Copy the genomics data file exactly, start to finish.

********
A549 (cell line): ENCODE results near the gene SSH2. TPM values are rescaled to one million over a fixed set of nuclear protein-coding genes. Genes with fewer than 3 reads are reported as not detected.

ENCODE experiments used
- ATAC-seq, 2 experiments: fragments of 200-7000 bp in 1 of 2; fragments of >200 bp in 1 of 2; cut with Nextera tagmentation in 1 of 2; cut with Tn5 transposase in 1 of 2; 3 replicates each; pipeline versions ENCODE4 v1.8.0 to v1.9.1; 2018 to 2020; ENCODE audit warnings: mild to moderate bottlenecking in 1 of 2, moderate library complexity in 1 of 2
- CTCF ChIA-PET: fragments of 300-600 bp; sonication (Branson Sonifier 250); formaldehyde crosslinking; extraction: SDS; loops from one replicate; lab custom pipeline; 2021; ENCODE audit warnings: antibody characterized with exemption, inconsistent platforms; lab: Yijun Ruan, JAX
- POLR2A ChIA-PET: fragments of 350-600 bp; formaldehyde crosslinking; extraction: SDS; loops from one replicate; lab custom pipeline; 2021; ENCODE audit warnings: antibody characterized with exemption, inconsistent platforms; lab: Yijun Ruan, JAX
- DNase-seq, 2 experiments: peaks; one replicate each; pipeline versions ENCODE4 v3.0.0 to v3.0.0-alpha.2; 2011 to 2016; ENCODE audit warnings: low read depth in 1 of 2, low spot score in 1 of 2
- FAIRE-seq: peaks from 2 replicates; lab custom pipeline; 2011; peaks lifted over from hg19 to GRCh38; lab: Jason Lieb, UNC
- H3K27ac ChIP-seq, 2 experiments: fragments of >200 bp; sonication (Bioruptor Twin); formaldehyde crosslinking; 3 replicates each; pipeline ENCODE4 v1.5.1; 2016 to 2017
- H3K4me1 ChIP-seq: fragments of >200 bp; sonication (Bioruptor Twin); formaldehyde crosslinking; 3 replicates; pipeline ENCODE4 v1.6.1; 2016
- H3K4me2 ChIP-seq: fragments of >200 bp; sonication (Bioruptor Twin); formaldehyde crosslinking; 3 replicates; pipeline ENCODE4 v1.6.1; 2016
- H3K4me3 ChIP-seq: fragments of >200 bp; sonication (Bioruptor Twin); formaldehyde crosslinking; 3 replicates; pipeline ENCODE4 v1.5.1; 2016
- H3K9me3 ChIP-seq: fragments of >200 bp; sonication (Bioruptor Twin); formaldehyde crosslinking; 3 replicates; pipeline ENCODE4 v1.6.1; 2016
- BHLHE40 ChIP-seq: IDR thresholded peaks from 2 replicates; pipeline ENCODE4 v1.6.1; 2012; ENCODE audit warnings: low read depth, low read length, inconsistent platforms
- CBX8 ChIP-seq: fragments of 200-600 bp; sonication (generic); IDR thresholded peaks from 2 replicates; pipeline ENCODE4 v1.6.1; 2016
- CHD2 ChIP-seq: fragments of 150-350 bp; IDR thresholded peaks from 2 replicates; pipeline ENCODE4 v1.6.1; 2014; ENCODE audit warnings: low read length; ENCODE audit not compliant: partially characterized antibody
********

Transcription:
A549 (cell line): ENCODE results near the gene SSH2. TPM values are rescaled to one million over a fixed set of nuclear protein-coding genes. Genes with fewer than 3 reads are reported as not detected.

ENCODE experiments used
- ATAC-seq, 2 experiments: fragments of 200-7000 bp in 1 of 2; fragments of >200 bp in 1 of 2; cut with Nextera tagmentation in 1 of 2; cut with Tn5 transposase in 1 of 2; 3 replicates each; pipeline versions ENCODE4 v1.8.0 to v1.9.1; 2018 to 2020; ENCODE audit warnings: mild to moderate bottlenecking in 1 of 2, moderate library complexity in 1 of 2
- CTCF ChIA-PET: fragments of 300-600 bp; sonication (Branson Sonifier 250); formaldehyde crosslinking; extraction: SDS; loops from one replicate; lab custom pipeline; 2021; ENCODE audit warnings: antibody characterized with exemption, inconsistent platforms; lab: Yijun Ruan, JAX
- POLR2A ChIA-PET: fragments of 350-600 bp; formaldehyde crosslinking; extraction: SDS; loops from one replicate; lab custom pipeline; 2021; ENCODE audit warnings: antibody characterized with exemption, inconsistent platforms; lab: Yijun Ruan, JAX
- DNase-seq, 2 experiments: peaks; one replicate each; pipeline versions ENCODE4 v3.0.0 to v3.0.0-alpha.2; 2011 to 2016; ENCODE audit warnings: low read depth in 1 of 2, low spot score in 1 of 2
- FAIRE-seq: peaks from 2 replicates; lab custom pipeline; 2011; peaks lifted over from hg19 to GRCh38; lab: Jason Lieb, UNC
- H3K27ac ChIP-seq, 2 experiments: fragments of >200 bp; sonication (Bioruptor Twin); formaldehyde crosslinking; 3 replicates each; pipeline ENCODE4 v1.5.1; 2016 to 2017
- H3K4me1 ChIP-seq: fragments of >200 bp; sonication (Bioruptor Twin); formaldehyde crosslinking; 3 replicates; pipeline ENCODE4 v1.6.1; 2016
- H3K4me2 ChIP-seq: fragments of >200 bp; sonication (Bioruptor Twin); formaldehyde crosslinking; 3 replicates; pipeline ENCODE4 v1.6.1; 2016
- H3K4me3 ChIP-seq: fragments of >200 bp; sonication (Bioruptor Twin); formaldehyde crosslinking; 3 replicates; pipeline ENCODE4 v1.5.1; 2016
- H3K9me3 ChIP-seq: fragments of >200 bp; sonication (Bioruptor Twin); formaldehyde crosslinking; 3 replicates; pipeline ENCODE4 v1.6.1; 2016
- BHLHE40 ChIP-seq: IDR thresholded peaks from 2 replicates; pipeline ENCODE4 v1.6.1; 2012; ENCODE audit warnings: low read depth, low read length, inconsistent platforms
- CBX8 ChIP-seq: fragments of 200-600 bp; sonication (generic); IDR thresholded peaks from 2 replicates; pipeline ENCODE4 v1.6.1; 2016
- CHD2 ChIP-seq: fragments of 150-350 bp; IDR thresholded peaks from 2 replicates; pipeline ENCODE4 v1.6.1; 2014; ENCODE audit warnings: low read length; ENCODE audit not compliant: partially characterized antibody